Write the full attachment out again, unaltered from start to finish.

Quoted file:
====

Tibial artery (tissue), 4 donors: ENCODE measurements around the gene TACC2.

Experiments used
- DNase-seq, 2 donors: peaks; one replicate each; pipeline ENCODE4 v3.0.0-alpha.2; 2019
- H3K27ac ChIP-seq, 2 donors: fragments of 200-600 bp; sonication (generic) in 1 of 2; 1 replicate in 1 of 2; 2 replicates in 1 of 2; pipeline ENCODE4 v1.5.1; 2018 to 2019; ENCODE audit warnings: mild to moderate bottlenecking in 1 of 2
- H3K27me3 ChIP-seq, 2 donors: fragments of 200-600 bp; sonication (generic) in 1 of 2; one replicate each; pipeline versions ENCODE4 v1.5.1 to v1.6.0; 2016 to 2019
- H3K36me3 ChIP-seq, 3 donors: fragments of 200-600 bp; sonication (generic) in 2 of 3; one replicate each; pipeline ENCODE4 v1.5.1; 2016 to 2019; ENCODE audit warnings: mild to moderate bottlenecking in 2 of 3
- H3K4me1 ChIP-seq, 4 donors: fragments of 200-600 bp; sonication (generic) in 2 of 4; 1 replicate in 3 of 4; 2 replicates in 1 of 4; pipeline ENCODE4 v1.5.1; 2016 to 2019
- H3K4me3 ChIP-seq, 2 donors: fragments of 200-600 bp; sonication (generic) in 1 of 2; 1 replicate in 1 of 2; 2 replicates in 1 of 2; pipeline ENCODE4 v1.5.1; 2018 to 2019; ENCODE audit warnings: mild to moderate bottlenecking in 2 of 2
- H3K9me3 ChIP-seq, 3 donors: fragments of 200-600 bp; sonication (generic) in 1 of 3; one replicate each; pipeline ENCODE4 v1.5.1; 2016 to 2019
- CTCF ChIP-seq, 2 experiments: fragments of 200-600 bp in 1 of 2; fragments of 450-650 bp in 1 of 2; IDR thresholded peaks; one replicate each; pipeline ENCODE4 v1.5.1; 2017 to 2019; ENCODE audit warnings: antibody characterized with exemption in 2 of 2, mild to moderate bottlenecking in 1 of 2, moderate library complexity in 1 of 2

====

Tibial artery (tissue), 4 donors: ENCODE measurements around the gene TACC2.

Experiments used
- DNase-seq, 2 donors: peaks; one replicate each; pipeline ENCODE4 v3.0.0-alpha.2; 2019
- H3K27ac ChIP-seq, 2 donors: fragments of 200-600 bp; sonication (generic) in 1 of 2; 1 replicate in 1 of 2; 2 replicates in 1 of 2; pipeline ENCODE4 v1.5.1; 2018 to 2019; ENCODE audit warnings: mild to moderate bottlenecking in 1 of 2
- H3K27me3 ChIP-seq, 2 donors: fragments of 200-600 bp; sonication (generic) in 1 of 2; one replicate each; pipeline versions ENCODE4 v1.5.1 to v1.6.0; 2016 to 2019
- H3K36me3 ChIP-seq, 3 donors: fragments of 200-600 bp; sonication (generic) in 2 of 3; one replicate each; pipeline ENCODE4 v1.5.1; 2016 to 2019; ENCODE audit warnings: mild to moderate bottlenecking in 2 of 3
- H3K4me1 ChIP-seq, 4 donors: fragments of 200-600 bp; sonication (generic) in 2 of 4; 1 replicate in 3 of 4; 2 replicates in 1 of 4; pipeline ENCODE4 v1.5.1; 2016 to 2019
- H3K4me3 ChIP-seq, 2 donors: fragments of 200-600 bp; sonication (generic) in 1 of 2; 1 replicate in 1 of 2; 2 replicates in 1 of 2; pipeline ENCODE4 v1.5.1; 2018 to 2019; ENCODE audit warnings: mild to moderate bottlenecking in 2 of 2
- H3K9me3 ChIP-seq, 3 donors: fragments of 200-600 bp; sonication (generic) in 1 of 3; one replicate each; pipeline ENCODE4 v1.5.1; 2016 to 2019
- CTCF ChIP-seq, 2 experiments: fragments of 200-600 bp in 1 of 2; fragments of 450-650 bp in 1 of 2; IDR thresholded peaks; one replicate each; pipeline ENCODE4 v1.5.1; 2017 to 2019; ENCODE audit warnings: antibody characterized with exemption in 2 of 2, mild to moderate bottlenecking in 1 of 2, moderate library complexity in 1 of 2